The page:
I say “have to” because there are some restrictions here, also. The data to be charted must be a collection of IEnumerable, and the collection of category names must be an array of either object or string (I’ve gone with string in my example).

While my GetSalesByCustomerIdAsync method has returned all the sales for the customer for every year, I only want to graph the sales for the current year. I also only want to show on the chart those months where the customer actually bought something. The code to fill my fields from my SalesDTO objects with just the data I want looks something like this (for now, this code also goes in my component’s OnInitializedAsync method):

quantitiesSold = (from s in graphSales
                                where s.Year == "2018"
                               orderby s.MonthOrder
                             select (object) s.QuantitySold);
months = (from s in graphSales
                   where s.Year == "2018"
                  orderby s.MonthOrder
                  select s.Month).Distinct().ToArray();        

Displaying the Data

Having prepared the two required collections (data and labels), configuring the Chart to display the data is easy. First, I add the chart to my component using the TelerikChart element. The default width for a Chart is almost always too narrow, so in this example I’ve also set the width of the Chart to the full width of whatever container the Chart is inside of:

<TelerikChart Width="100%">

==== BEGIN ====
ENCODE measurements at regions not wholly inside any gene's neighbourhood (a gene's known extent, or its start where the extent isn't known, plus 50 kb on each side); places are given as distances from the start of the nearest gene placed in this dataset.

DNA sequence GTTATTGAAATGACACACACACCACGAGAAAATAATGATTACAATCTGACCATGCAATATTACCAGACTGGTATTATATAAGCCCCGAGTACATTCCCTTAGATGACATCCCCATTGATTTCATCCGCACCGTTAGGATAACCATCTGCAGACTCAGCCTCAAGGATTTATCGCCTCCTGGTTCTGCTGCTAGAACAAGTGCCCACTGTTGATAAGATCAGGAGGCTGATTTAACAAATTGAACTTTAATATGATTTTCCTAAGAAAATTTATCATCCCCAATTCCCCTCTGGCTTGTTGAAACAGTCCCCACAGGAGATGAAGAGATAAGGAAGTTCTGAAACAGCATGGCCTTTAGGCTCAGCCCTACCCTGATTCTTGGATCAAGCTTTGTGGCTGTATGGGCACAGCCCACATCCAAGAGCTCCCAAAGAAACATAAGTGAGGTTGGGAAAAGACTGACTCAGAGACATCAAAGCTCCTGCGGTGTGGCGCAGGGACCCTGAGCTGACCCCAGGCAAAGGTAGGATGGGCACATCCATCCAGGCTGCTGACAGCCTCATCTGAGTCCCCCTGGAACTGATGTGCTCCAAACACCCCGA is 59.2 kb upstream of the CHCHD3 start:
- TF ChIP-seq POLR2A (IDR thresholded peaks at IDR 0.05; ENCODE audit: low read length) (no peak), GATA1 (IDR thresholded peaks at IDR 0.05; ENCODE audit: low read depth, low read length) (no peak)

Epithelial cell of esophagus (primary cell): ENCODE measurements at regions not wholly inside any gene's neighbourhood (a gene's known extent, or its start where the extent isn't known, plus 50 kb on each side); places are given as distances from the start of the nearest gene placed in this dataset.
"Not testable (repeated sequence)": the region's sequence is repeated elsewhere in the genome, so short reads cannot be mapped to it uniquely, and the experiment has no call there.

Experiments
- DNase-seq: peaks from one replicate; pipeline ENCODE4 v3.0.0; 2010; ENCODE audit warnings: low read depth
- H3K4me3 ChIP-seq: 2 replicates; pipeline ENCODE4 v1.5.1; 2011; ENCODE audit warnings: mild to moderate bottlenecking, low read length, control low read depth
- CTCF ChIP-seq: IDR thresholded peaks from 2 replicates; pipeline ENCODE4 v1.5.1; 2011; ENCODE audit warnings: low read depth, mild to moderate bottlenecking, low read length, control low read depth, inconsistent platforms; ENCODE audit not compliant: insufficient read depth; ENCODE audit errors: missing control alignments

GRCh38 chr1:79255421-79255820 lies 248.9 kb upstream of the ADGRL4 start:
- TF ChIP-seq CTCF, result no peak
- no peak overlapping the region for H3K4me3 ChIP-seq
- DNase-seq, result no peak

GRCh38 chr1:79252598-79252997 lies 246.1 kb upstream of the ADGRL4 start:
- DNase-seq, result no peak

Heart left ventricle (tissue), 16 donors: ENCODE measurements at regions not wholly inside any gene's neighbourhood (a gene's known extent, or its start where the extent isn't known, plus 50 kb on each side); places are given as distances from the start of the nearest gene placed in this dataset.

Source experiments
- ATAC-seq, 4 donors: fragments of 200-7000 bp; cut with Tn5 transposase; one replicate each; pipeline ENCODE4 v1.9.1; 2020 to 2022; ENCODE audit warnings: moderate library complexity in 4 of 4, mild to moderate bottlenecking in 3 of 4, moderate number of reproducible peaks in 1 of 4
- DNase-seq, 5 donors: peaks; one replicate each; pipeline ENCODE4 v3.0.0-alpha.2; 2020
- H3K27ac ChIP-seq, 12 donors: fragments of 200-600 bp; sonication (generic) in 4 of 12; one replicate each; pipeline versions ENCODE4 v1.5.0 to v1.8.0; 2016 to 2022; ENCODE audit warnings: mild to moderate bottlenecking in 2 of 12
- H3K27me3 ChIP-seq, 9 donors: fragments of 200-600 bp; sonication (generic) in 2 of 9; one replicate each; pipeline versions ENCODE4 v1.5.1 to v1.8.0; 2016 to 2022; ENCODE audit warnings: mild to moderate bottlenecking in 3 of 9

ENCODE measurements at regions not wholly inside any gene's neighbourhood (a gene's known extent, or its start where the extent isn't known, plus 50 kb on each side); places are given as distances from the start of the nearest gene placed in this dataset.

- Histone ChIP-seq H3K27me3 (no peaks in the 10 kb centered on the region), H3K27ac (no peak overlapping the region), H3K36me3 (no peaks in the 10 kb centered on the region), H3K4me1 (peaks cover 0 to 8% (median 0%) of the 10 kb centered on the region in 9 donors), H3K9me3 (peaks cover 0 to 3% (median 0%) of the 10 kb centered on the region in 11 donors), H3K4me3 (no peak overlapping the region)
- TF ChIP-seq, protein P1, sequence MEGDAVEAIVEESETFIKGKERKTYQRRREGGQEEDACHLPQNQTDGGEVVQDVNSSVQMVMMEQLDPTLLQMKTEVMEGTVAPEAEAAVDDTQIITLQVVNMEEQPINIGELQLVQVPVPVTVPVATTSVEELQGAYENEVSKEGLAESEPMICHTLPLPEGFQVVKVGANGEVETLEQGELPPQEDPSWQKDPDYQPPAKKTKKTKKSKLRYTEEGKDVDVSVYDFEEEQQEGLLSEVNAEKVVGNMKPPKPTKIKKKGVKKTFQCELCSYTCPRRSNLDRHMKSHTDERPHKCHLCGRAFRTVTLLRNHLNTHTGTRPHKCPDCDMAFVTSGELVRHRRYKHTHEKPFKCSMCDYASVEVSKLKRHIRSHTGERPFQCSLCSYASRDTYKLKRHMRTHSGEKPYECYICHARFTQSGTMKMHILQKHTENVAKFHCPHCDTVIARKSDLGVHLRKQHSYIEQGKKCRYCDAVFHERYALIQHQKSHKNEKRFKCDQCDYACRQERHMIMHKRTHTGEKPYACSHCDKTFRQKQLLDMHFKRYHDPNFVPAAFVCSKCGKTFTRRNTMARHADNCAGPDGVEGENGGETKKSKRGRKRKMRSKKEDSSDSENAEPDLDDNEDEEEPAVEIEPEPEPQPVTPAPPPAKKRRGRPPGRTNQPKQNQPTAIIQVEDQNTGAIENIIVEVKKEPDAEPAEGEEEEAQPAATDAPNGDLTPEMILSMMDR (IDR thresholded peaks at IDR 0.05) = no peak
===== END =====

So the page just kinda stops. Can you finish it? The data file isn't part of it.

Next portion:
</TelerikChart >

The next step is to add the data to be graphed (my Y-axis). I do that with a ChartSeries element inside the ChartSeriesItems element. On a ChartSeries element, I must use the Data attribute to tie the series to my quantities Sold field of “data to be graphed.” In this example I’ve also used the Type attribute to specify what kind of chart I want (a line graph in this case). I don’t have to do specify the type, but, if I don’t, I’ll get a Columns-type chart (a bar chart with the bars rising vertically from the X-axis), which is not what I want. Here’s the ChartSeries element configured to show my quantitiesSold as a line graph:

<TelerikChart Width="100%">
        <ChartSeries Type="ChartSeriesType.Line" Data="@quantitiesSold" >   

My next step is to specify the data source for the categories for the X-axis (which are held in my months field). I do that with a ChartCategoryAxis element inside a ChartCategoryAxes element. I use the ChartCategoryAxis’s Categories attribute to tie the X-axis to my field containing the month names. Here’s that markup:

    <ChartCategoryAxis Categories="@months"></ChartCategoryAxis>

This gives the user the display in figure 1 below.

Chart-Fig1 (002)

And that’s the beauty of Independent Series binding: No matter what the format of your incoming data is, you can still give your users the graph they want.

Try it Today

To learn more about Telerik UI for Blazor components and what they can do, check out the Blazor demo page or download a trial to start developing right away.

Peter Vogel
About the Author

Peter Vogel

Peter Vogel is a system architect and principal in PH&V Information Services. PH&V provides full-stack consulting from UX design through object modeling to database design. Peter also writes courses and teaches for Learning Tree International.

Related Posts


Comments are disabled in preview mode.